Block of flats

Freezes in housing support widen geographic disparities for low-income renters

Published on 3 February 2023

We examine the impact of the government’s decision to continue the freeze on Local Housing Allowance rates for 2023-24.


Families on low incomes living in rented accommodation are entitled to support with their housing costs which, depending on their income and assets, can be up to 100% of their rent. However, for those renting privately, the maximum support they can receive is capped by their ‘Local Housing Allowance’ (LHA) rate. LHA rates are determined by the size and composition of the household, and rents in their local area. A family whose rent is above their LHA rate will have their support based on this rather than the actual rent they pay. Across the country, around 2 million private renting households – 38% of the total – receive housing support through either Universal Credit or Housing Benefit[1].

Over the past decade, the method employed to update LHA rates has varied. In 2012–13, LHA rates were set to the 30th percentile of rent in the local area for each property size (based upon rents in the previous September), having been reduced from the median rent the year before[2]. That meant that a family on benefits could rent one of the cheapest 30% of homes in their area of the applicable size and (if their income and assets were low enough) have the full rent covered by housing support. But in the subsequent seven years, LHA rates were annually uprated by a combination of CPI inflation, 1%, and zero. These decisions led to a growing gap between actual rents and the amount of housing support families could receive. On top of this, since rental prices do not grow evenly across the country, this gap was much larger for families who lived in areas where rents had grown quickly than for those who lived in areas where they had grown slowly.

In the wake of the COVID-19 pandemic, the government returned all LHA rates to the 30th percentile of local rents (as of September 2019) – only to resume freezing them in each year since. The government has announced that this will continue for 2023–24, meaning that the familiar pattern of growing differences between rent and housing support, to a degree that varies arbitrarily across the country, is re-emerging. Data released on Tuesday show that the 30th percentile of rents of two-bedroom properties in the average area grew by 4% on the year, and by 8% since 2019 (trends are similar for other sized properties[3].  Compared to uprating them to match local rents, the freeze in LHA rates will reduce support for nearly 1.1 million households by an average of £50 per month, saving the government more than £650 million in 2023–24.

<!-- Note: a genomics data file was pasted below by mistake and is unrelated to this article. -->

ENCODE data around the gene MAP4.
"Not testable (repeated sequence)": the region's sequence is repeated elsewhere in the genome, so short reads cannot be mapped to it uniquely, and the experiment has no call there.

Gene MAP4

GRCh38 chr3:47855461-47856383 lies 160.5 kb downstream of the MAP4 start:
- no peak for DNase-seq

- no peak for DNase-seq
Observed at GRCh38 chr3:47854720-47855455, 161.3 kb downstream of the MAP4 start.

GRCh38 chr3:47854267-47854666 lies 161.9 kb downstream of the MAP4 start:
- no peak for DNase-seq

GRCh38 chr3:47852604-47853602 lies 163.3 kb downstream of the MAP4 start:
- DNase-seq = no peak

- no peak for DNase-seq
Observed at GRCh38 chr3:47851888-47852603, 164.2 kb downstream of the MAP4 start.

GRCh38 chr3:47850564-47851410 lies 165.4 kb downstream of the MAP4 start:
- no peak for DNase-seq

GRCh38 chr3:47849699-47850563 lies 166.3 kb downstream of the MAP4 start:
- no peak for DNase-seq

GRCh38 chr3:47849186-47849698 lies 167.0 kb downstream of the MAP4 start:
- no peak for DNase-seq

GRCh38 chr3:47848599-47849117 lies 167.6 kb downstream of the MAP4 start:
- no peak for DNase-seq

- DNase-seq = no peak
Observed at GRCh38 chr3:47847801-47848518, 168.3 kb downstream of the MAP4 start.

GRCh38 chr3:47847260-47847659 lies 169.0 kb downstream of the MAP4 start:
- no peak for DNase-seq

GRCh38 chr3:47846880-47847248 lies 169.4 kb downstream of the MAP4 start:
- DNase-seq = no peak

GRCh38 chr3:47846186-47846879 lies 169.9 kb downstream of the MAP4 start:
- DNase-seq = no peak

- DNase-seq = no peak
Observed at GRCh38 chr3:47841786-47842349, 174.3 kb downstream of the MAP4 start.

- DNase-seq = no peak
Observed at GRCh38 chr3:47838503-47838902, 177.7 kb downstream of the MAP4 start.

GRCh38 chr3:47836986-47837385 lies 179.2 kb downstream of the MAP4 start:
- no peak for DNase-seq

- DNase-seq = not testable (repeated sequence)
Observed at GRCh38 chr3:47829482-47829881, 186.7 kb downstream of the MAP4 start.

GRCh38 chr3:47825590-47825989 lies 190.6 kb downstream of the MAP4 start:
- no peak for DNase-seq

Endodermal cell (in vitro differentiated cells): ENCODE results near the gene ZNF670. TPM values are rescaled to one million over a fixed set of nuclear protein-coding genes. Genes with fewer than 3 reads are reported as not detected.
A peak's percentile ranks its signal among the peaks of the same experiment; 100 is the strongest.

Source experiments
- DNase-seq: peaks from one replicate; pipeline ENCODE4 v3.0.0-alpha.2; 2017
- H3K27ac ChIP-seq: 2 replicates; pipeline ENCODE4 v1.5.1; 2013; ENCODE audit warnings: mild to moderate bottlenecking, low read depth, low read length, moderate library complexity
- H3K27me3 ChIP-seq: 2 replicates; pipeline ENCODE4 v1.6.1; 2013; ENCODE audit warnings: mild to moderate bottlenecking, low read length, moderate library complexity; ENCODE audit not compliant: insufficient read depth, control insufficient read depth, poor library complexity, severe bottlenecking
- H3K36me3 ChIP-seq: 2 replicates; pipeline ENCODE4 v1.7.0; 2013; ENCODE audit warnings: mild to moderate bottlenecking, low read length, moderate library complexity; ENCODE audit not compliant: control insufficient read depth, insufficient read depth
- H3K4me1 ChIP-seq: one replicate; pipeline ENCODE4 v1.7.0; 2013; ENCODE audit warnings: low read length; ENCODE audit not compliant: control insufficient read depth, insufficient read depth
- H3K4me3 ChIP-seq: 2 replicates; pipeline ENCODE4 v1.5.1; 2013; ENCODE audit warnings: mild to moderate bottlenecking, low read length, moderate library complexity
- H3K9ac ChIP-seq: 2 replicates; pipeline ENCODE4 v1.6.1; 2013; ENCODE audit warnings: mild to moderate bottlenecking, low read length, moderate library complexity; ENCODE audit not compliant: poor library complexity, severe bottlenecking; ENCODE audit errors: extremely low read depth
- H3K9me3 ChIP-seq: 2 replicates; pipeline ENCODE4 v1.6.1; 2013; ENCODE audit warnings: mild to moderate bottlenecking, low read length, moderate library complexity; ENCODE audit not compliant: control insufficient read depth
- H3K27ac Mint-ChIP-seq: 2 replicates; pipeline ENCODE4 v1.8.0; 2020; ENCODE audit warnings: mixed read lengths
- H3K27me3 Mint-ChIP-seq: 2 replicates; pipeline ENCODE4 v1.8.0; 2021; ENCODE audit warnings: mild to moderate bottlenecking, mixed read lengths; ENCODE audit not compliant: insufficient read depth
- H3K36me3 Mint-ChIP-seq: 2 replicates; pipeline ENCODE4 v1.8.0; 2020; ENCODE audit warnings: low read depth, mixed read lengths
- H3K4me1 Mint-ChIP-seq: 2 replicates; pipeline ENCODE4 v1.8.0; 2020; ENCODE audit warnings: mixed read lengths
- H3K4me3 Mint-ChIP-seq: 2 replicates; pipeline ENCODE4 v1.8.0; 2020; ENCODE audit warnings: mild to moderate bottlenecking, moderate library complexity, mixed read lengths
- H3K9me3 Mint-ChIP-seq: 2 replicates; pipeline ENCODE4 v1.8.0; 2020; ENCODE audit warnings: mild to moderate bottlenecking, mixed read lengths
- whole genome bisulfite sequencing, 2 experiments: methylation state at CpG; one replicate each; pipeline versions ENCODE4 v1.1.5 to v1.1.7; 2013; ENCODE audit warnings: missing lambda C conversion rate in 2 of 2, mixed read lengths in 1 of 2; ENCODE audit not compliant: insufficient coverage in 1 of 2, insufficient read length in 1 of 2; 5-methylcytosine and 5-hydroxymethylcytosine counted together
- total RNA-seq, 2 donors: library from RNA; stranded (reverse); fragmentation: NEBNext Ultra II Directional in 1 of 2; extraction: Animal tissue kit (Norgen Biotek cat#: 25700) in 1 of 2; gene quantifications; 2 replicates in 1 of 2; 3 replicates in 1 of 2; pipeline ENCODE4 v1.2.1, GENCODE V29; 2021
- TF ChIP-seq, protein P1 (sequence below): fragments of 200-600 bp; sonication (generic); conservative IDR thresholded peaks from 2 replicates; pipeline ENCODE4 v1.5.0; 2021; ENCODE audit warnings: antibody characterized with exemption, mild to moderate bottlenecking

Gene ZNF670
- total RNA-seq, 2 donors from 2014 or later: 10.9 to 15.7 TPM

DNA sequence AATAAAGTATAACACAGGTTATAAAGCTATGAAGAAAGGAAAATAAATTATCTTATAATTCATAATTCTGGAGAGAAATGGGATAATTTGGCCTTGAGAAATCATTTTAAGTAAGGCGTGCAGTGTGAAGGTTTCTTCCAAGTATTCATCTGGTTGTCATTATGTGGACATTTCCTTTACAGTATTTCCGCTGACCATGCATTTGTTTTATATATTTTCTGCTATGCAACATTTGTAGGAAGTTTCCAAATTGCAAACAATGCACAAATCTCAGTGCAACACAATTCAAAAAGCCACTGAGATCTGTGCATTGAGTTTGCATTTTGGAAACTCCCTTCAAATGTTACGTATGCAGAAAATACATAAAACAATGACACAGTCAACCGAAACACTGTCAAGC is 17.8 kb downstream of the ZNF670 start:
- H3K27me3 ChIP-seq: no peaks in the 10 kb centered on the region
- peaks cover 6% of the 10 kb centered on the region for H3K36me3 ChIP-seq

Freeze means actual rents continue to diverge from LHA rates

Figure 1 shows how the 2023–24 LHA rates compare to the 30th percentile of rents in each ‘broad rental market area’ (BRMA) – the geographical unit that LHA rates are calculated for – for two-bedroom properties. If LHA rates had been kept at the 30th percentile of local rents, then all the points would lie on the grey 45-degree line. Therefore, any point situated to the right of that line represents a BRMA where the LHA rate is below the 30th percentile of rents. Unsurprisingly, freezing rates at the 2019 level has led to a decline in support relative to actual rent costs. In a small number of cases rents have fallen, meaning that in those areas support can cover more than the cheapest 30% of properties.

While the generosity of support has fallen relative to rents in almost all areas, the amount by which it has fallen varies widely, reflected in the figure by the dots not being arranged along a single line. This leads to bizarre consequences. For example, the 30th percentile of rents in Bristol is £100 more than in Newbury. But the amount of housing support that those who live in Bristol can receive is £12.50 less than those who live in Newbury. The full list of 30th percentile of rents, LHA rates, and difference between the two for every broad rental market area is available in a spreadsheet accompanying this comment.

    Reduction in generosity of support, but not spread evenly across recipients

    Since rents generally rise over time, keeping LHA rates fixed over a number of years reduces the amount of support that is available as a proportion of families’ actual rental costs. To illustrate the effects of the current freeze, Figure 2 looks at the shortfall in support relative to rent – i.e., the share of rent that households must cover from sources other than housing support – among privately renting households in the bottom 40% of the income distribution. We show this for the current system where LHA rates are based upon 2019 rents, and how this would change if LHA rates returned to using contemporaneous rents. The first thing to note is that two-thirds of lower income privately renting households must cover at least a quarter of their rent from sources other than housing support[4]. And around one in four private renters in the bottom 40% of the income distribution are not entitled to any support for housing costs at all, i.e. they face a shortfall of 100% and must cover rent entirely from other income. If LHA rates were rebased using current rents, this would benefit 1.1 million households – those who are entitled to housing support and whose rent is above their LHA rate[5]. It would mean that the proportion of households with a shortfall of at least a quarter of their rent would fall 4.3 percentage points to 62%.